So as my former agency colleagues continue to climb the corporate ladder and now have every right to look down on all they survey from truly impressive heights, I am jealous not at all – for they may have the power and the glory, but I had Moby, Moby the Mastador.
Sam Howard set up our virtual PR agency six years ago, and the business model is now gaining in popularity, so the demand for freelance comms proffesionals is out there. But just because you can freelance doesn’t mean you should. Here are her top tips for determining if you would be happy as a freelance PR:
Reasons to go Freelance: 1, 2, 3…
Because you want to – not because you don’t want to do something else
1) You actully want to freelance – sounds obvious but don’t do it just as the lesser of two evils or because you can’t find a ‘proper’ job, or because you think you will make way more money than you do now.
In my view, going freelance so you can hope to work every hour of every day to make loads of money is a guaranteed formula to make yourself utterly miserable.
OK so she does get out of bed for somewhat less then £10k, but Comms Crowd content writer Sandra Vogel, sets out her terms for keeping us all singing form the same song sheet…
Over the years I’ve freelanced for some of the biggest names in tech, for national newspapers, and for some of the best known technology web sites. I’ve also worked with lots of small companies, mostly but not all with a technology angle, with voluntary organisations, and with communications agencies.I’ve found good and bad clients across the spectrum. It’s not the size or sector that matters – it’s the approach and attitude of the client to using freelancers.
It’s seven years this month since Sam Howard walked away from the big West End PR agency to set up office in her dining room, buy a domain name, and a dog.
|You got you a seven-year itch goin’ on?|
In that time working life has evolved from lone PR, to freelance collaborator, to creating a collective and now to running our (cloud-based) PR agency that continues to grow at around 25% a year.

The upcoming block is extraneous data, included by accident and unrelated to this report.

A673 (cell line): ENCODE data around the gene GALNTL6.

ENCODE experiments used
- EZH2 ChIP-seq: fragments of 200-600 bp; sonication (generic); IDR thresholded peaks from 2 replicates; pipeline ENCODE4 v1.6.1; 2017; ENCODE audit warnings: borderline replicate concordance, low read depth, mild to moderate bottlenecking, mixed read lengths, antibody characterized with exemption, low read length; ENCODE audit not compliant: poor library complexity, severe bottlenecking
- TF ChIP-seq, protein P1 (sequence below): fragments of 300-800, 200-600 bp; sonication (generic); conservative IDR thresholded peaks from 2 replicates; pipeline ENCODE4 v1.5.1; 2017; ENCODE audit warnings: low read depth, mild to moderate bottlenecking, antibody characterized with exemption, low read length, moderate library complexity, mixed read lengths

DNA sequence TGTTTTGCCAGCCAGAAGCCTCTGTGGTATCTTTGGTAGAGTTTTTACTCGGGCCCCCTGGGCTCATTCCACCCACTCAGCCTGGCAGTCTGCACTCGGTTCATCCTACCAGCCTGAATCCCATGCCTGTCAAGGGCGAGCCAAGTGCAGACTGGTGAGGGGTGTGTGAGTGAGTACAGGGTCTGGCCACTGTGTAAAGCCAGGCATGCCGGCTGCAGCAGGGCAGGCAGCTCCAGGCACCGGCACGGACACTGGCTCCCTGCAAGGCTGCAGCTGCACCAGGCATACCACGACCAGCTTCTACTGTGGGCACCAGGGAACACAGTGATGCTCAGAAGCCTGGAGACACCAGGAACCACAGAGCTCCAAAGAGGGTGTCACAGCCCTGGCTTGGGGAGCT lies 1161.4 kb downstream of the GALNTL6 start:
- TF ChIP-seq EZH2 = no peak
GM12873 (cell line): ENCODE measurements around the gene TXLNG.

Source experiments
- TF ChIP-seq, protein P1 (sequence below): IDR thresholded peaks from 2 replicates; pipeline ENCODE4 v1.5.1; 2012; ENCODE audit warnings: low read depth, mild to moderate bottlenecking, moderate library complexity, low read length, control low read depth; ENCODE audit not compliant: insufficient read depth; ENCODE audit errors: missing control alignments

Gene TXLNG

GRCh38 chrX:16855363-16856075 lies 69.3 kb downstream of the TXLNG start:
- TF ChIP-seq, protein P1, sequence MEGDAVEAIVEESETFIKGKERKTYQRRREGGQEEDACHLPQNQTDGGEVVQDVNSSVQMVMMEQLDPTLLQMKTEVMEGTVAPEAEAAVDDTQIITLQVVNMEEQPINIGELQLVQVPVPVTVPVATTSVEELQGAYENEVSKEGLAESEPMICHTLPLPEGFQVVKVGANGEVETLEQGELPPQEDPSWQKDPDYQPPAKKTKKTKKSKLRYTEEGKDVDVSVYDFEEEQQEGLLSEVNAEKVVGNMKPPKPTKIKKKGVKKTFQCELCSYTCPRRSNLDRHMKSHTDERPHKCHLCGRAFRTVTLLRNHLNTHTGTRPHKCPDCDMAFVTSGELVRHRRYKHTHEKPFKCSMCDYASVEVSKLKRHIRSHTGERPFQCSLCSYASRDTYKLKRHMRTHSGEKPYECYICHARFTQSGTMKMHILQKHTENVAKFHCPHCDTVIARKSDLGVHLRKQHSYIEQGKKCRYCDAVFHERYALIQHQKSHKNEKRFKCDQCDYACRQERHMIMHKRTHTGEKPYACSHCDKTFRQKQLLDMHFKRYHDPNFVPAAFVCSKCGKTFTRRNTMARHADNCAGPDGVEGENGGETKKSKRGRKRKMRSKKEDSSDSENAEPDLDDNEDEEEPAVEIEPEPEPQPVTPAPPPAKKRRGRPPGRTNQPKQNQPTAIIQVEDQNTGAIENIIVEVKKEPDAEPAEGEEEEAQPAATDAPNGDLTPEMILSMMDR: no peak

So what does the seventh year herald? Am I going to get itchy feet and chuck it all in to become a landscape gardener, a masseuse or apply for Bake-Off? Or should I consider taking a back seat and let the team take the strain?
PR Pro, Debbie Smith, on getting out there and expanding your work horizons.
It’s more than six years since I became an independent PR consultant, and I’ve enjoyed (almost) all of it. I’m still here and still working on interesting projects with great clients. We freelancers often swap advice but there’s one thing I haven’t seen much conversation around about and that’s the need to keep challenging yourself and venture outside your work ‘comfort zone’.
In this post PR Pro Lianne Robinson – looks at how freelancers can outsource the business of running a business.
Yesterday my website finally went live! Well ok, it’s a holding page but it’s a start. I actually bought my domain name two years ago when I decided to take the plunge into the freelance world. But the reality is that work gathered pace quite quickly (thank you Sam ;-)) and I have been so busy since then helping clients manage their PR and marketing that I haven’t had time to do my own. And while I’ve managed to get a home page up, the rest of the content will simply have to wait until I catch a breath!
For some the joy of freelance work is being able to get your head down, get on with it and then get out (thus being the first to the bar). But for others the isolation can be an issue, in this post our new fintech writer and researcher, David Black looks at measures you can take to replicate those ‘water cooler’ moments.
There are pros and cons of being a freelancer ranging from flexibility on the plus side to occasional periods of lack of work as a negative.